As the nation debates the character and credentials best suited for a U.S. Supreme Court justice, a good role example is the late Bernard Meyer, a former justice of New York’s Court of Appeals whose life’s work improved the quality of law here.
Meyer, who died earlier this month at 89, was a compassionate champion for the people who most needed help from the law.
Yet, precedent, not personal ideology was the tenet of his legal philosophy. Soon after he became a judge of the State Supreme Court in Nassau County in 1959, Meyer had to decide a challenge from parents in the Herricks School District who objected to a non-denominational prayer being recited in school. Adhering to prior rulings, Meyer held the prayer was constitutional as long as no child was required to say it. He was later reversed by the U.S. Supreme Court in a landmark and still controversial opinion. The judge may not have been personally comfortable with school prayer but he followed where precedent led.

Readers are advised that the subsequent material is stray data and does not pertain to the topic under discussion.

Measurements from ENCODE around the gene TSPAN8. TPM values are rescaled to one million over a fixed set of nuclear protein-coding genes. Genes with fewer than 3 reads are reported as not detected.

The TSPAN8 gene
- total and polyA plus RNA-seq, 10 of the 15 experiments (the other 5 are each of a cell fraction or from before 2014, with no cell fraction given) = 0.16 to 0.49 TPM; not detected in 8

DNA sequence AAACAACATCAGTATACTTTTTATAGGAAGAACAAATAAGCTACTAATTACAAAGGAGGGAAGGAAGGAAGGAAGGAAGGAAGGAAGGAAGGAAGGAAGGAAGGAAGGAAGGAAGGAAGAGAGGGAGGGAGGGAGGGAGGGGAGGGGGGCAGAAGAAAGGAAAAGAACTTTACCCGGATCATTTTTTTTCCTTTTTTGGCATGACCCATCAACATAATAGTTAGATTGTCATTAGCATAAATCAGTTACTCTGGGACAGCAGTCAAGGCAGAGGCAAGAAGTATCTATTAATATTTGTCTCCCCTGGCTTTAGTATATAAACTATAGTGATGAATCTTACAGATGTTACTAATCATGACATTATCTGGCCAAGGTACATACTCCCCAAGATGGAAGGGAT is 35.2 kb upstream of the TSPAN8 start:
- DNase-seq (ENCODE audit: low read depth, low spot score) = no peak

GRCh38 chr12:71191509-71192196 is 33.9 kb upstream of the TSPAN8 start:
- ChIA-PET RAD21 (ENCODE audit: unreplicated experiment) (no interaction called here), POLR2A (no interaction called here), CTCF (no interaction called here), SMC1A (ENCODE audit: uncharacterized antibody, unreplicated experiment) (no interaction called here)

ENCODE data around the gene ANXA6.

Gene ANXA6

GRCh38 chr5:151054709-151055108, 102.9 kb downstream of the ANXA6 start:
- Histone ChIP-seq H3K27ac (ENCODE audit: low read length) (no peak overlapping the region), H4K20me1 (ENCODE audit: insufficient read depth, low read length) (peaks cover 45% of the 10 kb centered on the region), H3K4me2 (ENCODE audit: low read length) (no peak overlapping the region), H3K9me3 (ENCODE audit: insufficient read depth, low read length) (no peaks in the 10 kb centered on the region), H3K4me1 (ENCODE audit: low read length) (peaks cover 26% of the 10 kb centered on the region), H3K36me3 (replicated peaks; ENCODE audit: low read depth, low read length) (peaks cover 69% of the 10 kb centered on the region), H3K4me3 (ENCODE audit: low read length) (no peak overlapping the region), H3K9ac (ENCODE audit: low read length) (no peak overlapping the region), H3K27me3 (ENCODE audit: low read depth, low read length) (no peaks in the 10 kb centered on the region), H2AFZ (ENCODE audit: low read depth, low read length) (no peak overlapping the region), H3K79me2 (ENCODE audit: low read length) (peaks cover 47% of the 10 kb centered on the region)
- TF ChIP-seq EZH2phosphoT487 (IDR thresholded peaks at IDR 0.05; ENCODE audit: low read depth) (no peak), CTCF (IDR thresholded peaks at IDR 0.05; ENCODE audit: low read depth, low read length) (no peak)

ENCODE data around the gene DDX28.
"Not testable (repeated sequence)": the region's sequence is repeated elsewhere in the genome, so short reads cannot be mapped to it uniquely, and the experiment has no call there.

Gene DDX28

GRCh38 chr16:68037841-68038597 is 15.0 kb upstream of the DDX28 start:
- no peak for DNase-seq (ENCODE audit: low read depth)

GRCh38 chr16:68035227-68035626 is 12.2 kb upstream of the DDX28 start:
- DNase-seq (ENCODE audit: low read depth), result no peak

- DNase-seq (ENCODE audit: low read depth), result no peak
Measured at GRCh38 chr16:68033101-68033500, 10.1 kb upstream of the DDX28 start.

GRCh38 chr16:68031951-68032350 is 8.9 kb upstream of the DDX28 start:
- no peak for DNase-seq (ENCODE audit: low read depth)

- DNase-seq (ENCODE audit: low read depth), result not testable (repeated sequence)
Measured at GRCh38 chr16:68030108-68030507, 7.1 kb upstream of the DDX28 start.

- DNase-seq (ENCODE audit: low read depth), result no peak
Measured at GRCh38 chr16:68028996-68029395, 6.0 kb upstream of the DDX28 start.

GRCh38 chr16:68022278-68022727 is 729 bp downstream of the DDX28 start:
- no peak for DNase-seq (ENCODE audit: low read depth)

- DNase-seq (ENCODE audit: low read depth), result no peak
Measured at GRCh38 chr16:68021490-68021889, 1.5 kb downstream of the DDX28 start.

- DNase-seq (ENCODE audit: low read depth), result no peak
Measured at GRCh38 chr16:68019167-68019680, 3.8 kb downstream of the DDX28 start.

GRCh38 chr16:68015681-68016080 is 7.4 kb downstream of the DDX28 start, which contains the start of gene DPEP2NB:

Meyer’s guiding belief in the need for certainty and consistency in the legal system led to what is considered his greatest contribution: writing standardized jury instructions for civil cases. Finished in 1979, this compendium is still the definitive reference for judges and lawyers.
At a tribute service scheduled next Monday in the Mineola courthouse, speakers are likely to use words such as wisdom, integrity, humility to describe Meyer. Another way to say it: judicial role model.